Given that this anti-searching effect is so strong against the format and synergizes with the deck itself, for additional redundancy the deck also contains a set of Aven Mindcensor within the 75.
Thalia, Guardian of Thraben is excellent in a nearly noncreature-less deck, and it works to constrain the mana of every opponent in the format. It slows down cogs from Affinity, combo pieces like Splinter Twin, removal spells like Lightning Bolt from control opponents, and much much more. It is a strong tempo play that will require at least two mana to remove, and combined with this deck’s own mana acceleration, it is capable of effectively locking an opponent out of the game by putting them too far behind to ever recover.
Scavenging Ooze is a hate-bear against the graveyard, including cards like Tarmogoyf and Snapcaster Mage. It stops combo decks using Past in Flames and Pyromancer Ascension, and disrupts persist creatures, including the combo with Melira, Sylvok Outcast. It is also quite strong in creature matchups where it can grow large and gain a lot of life. It’s inherently strong in a deck with so many creatures, which provides it plenty of fodder.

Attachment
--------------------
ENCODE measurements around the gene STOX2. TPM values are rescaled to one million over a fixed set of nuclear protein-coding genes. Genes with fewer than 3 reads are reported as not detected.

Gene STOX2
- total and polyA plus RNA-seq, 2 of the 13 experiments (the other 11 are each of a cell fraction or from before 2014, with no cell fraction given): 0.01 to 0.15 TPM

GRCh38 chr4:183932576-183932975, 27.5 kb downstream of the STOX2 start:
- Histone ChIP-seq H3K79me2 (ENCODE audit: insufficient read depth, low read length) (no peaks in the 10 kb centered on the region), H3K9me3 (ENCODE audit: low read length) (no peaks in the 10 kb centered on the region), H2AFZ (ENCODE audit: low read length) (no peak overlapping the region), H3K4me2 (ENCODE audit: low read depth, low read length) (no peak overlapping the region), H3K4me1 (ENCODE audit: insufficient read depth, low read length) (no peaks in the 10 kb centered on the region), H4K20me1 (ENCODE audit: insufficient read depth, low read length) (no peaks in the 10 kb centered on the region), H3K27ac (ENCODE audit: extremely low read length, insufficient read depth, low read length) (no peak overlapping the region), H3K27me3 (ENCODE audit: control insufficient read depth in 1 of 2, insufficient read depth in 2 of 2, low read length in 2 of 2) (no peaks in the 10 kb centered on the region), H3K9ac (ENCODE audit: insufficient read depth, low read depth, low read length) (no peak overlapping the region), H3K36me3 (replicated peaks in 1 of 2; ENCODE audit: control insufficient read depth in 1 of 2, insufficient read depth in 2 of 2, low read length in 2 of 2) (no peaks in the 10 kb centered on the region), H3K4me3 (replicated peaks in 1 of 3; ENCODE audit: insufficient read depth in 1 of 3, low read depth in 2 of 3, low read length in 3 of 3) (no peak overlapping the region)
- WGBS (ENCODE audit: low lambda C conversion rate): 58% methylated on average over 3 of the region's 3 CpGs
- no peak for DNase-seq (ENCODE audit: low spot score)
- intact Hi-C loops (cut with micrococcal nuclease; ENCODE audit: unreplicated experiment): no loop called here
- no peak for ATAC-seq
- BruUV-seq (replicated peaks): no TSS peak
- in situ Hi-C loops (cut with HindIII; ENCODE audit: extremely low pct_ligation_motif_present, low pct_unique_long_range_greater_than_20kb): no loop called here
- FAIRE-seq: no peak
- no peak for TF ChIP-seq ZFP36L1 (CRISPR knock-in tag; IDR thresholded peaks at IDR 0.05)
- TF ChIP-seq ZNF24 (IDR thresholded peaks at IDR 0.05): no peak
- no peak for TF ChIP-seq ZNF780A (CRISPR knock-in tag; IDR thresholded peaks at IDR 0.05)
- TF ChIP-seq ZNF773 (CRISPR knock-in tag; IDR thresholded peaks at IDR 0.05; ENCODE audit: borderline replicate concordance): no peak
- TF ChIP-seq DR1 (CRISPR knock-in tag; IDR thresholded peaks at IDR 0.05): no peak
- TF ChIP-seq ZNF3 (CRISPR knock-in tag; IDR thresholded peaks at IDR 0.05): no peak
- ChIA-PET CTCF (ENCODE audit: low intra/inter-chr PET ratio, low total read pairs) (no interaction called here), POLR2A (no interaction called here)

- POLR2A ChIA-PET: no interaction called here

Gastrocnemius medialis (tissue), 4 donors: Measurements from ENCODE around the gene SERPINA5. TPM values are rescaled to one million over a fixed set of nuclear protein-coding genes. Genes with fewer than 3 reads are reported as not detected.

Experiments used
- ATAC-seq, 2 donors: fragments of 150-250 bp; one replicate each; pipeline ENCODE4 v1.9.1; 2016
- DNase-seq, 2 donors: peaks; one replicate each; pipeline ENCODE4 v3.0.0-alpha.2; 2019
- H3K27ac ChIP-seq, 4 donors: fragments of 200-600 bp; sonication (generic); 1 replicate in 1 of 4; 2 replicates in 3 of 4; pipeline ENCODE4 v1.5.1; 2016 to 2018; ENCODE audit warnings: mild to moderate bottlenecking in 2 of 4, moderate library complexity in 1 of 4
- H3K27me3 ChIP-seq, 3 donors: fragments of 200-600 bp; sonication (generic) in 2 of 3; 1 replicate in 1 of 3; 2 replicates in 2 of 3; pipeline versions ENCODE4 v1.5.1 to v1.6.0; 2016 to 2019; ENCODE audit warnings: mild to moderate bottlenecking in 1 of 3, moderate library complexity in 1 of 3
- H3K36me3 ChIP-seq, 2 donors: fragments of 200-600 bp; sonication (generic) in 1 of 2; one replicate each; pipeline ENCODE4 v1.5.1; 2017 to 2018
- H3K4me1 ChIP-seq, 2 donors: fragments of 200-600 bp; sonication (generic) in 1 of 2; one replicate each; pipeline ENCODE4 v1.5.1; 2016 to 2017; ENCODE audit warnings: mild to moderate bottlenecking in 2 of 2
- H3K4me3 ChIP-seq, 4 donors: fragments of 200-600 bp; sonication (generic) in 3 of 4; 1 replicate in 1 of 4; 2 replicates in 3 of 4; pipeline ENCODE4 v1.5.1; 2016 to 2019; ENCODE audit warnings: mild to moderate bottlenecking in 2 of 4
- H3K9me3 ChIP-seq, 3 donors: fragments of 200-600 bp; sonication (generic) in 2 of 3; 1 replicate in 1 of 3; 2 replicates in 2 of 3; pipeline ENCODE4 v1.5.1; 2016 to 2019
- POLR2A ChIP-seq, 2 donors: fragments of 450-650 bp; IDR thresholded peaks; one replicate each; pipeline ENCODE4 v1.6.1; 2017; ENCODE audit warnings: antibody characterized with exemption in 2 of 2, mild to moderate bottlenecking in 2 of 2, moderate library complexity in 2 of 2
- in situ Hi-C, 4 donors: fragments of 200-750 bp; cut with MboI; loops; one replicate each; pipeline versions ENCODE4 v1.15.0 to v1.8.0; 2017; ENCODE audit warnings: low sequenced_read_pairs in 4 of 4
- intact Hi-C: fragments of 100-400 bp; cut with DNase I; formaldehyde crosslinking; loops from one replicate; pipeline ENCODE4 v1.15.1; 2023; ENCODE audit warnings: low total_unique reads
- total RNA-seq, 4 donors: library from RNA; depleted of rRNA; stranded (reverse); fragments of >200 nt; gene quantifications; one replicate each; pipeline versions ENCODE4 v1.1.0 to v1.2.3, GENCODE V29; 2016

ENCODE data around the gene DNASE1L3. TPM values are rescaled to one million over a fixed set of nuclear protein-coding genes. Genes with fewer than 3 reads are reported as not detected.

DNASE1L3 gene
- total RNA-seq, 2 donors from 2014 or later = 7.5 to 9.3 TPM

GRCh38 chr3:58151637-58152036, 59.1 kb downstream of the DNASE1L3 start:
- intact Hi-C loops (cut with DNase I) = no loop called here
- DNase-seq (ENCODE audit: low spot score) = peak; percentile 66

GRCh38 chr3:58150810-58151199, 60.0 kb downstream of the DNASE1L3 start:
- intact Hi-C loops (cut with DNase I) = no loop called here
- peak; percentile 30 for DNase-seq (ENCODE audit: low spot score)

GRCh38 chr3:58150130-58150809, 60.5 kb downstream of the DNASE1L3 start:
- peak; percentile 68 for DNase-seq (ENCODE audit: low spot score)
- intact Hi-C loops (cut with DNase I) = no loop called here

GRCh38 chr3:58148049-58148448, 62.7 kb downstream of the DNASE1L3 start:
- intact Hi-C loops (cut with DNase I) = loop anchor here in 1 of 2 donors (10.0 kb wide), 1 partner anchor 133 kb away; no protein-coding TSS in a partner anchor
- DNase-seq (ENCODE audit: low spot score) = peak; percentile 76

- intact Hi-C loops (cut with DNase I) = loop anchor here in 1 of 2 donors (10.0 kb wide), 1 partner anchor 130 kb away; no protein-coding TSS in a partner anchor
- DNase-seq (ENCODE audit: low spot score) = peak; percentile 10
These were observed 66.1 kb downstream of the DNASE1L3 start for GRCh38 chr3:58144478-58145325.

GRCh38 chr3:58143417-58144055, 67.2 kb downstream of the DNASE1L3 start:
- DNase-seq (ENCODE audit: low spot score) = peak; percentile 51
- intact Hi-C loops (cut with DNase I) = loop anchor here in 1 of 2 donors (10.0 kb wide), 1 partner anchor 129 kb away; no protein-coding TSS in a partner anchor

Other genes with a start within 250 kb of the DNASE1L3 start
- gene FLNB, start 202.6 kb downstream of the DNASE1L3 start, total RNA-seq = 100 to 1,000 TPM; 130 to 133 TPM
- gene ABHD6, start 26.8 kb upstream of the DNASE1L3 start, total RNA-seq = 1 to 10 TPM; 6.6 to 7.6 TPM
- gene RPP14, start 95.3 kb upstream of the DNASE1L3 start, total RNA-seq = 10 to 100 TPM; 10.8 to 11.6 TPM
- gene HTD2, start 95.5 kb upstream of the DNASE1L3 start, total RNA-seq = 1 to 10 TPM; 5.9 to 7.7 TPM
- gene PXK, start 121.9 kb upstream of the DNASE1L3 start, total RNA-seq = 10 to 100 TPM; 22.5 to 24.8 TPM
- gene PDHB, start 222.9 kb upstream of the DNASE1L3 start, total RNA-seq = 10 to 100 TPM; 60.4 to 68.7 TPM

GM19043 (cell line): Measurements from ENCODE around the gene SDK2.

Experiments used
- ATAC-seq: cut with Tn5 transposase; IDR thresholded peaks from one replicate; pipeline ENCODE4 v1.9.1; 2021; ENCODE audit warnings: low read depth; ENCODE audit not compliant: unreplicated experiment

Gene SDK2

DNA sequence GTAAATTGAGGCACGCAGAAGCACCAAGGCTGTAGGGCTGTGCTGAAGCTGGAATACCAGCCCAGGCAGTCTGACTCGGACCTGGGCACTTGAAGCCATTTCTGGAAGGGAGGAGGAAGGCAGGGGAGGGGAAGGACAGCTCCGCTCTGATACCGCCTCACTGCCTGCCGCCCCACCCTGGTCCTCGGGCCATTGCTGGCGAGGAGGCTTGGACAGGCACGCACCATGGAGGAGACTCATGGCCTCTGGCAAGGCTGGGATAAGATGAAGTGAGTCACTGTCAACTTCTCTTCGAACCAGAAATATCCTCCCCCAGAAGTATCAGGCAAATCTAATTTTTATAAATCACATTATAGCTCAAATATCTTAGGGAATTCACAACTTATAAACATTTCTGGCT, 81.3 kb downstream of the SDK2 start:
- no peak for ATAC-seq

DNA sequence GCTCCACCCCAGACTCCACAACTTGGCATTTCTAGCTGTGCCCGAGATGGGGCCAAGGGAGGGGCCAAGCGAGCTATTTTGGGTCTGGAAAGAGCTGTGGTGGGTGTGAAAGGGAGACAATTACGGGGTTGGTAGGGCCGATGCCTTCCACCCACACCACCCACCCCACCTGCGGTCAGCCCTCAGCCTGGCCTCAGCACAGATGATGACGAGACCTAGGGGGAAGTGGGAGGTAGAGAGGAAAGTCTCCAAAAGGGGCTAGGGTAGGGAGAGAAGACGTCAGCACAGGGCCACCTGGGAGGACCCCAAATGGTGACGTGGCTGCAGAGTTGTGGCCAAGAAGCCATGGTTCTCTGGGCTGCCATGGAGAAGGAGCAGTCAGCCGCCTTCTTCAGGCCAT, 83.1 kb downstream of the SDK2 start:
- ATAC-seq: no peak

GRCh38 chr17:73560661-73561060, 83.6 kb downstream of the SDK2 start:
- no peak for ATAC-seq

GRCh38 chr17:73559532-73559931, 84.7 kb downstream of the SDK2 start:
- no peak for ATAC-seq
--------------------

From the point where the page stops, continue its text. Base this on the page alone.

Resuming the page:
Linvala, Keeper of Silence, while not a bear, is extremely hateful against three of the most heavily played archetypes in the format--Affinity, Splinter Twin combo and Birthing Pod. It’s also strong against more fringe players like Sakura-Tribe Elder and Martyr of Sands.
The Legacy version of this deck often abuses Mangara of Corondor with Flickerwisp or Karakas in response to the ability, which removes an opposing permanent but leaves the legend safely in play or hand. This Modern version has a different proactive plan made possible by Blade Splicer.
It can be abused with the aforementioned Flickerwisp or with a Modern addition, Restoration Angel. This miniature-combo gives it a very strong proactive plan against the format, and it’s capable of ending the game quickly.